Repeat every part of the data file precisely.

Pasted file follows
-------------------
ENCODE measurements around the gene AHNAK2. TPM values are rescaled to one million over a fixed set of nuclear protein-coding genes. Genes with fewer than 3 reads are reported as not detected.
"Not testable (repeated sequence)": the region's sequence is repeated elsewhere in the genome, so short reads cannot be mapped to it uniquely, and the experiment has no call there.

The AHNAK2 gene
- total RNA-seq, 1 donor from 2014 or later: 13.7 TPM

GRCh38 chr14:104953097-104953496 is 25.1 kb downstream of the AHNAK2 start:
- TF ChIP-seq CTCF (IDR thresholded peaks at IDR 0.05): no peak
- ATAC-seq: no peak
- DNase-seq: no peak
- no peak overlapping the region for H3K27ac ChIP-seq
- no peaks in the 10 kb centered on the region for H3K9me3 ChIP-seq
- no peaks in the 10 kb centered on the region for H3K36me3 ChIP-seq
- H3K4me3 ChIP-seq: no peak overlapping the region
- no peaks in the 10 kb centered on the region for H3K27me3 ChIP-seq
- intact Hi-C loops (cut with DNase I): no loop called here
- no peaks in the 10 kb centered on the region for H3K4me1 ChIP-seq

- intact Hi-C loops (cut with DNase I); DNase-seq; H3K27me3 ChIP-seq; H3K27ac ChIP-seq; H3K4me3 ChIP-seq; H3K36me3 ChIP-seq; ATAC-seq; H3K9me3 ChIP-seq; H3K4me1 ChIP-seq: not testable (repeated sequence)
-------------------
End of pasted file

ENCODE measurements around the gene AHNAK2. TPM values are rescaled to one million over a fixed set of nuclear protein-coding genes. Genes with fewer than 3 reads are reported as not detected.
"Not testable (repeated sequence)": the region's sequence is repeated elsewhere in the genome, so short reads cannot be mapped to it uniquely, and the experiment has no call there.

The AHNAK2 gene
- total RNA-seq, 1 donor from 2014 or later: 13.7 TPM

GRCh38 chr14:104953097-104953496 is 25.1 kb downstream of the AHNAK2 start:
- TF ChIP-seq CTCF (IDR thresholded peaks at IDR 0.05): no peak
- ATAC-seq: no peak
- DNase-seq: no peak
- no peak overlapping the region for H3K27ac ChIP-seq
- no peaks in the 10 kb centered on the region for H3K9me3 ChIP-seq
- no peaks in the 10 kb centered on the region for H3K36me3 ChIP-seq
- H3K4me3 ChIP-seq: no peak overlapping the region
- no peaks in the 10 kb centered on the region for H3K27me3 ChIP-seq
- intact Hi-C loops (cut with DNase I): no loop called here
- no peaks in the 10 kb centered on the region for H3K4me1 ChIP-seq

- intact Hi-C loops (cut with DNase I); DNase-seq; H3K27me3 ChIP-seq; H3K27ac ChIP-seq; H3K4me3 ChIP-seq; H3K36me3 ChIP-seq; ATAC-seq; H3K9me3 ChIP-seq; H3K4me1 ChIP-seq: not testable (repeated sequence)